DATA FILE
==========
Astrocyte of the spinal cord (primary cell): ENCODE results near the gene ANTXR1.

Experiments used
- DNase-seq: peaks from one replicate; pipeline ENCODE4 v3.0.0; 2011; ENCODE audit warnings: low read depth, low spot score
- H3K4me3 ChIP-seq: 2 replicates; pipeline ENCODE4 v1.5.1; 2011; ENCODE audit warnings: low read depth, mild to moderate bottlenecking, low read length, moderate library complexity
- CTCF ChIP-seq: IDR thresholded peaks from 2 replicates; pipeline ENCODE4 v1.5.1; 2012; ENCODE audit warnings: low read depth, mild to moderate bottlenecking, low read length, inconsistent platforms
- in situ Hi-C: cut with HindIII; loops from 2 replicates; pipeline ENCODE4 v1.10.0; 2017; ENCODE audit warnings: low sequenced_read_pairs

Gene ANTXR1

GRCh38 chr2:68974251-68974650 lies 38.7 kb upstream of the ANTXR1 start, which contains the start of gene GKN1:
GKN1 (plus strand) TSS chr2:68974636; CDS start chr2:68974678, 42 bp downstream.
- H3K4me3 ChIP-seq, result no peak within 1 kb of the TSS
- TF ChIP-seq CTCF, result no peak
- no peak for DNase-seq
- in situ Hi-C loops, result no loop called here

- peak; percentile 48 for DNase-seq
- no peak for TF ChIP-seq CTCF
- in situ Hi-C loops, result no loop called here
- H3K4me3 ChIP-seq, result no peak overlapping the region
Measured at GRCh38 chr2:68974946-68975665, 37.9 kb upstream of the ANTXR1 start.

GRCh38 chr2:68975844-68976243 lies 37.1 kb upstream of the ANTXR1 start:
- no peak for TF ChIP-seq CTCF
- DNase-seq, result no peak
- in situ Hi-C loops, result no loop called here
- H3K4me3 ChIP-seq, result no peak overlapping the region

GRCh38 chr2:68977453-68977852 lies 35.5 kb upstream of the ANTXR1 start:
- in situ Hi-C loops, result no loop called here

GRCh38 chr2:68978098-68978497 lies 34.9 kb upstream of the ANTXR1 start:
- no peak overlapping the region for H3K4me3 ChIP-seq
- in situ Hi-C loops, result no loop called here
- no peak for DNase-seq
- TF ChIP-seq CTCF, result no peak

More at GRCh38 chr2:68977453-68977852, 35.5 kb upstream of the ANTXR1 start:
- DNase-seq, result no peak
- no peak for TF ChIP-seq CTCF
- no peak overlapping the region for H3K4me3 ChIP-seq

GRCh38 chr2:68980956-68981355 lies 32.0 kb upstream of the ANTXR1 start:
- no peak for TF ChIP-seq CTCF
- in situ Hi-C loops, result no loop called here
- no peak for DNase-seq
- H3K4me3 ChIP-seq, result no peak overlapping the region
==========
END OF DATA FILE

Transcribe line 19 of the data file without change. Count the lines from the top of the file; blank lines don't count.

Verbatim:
GRCh38 chr2:68975844-68976243 lies 37.1 kb upstream of the ANTXR1 start: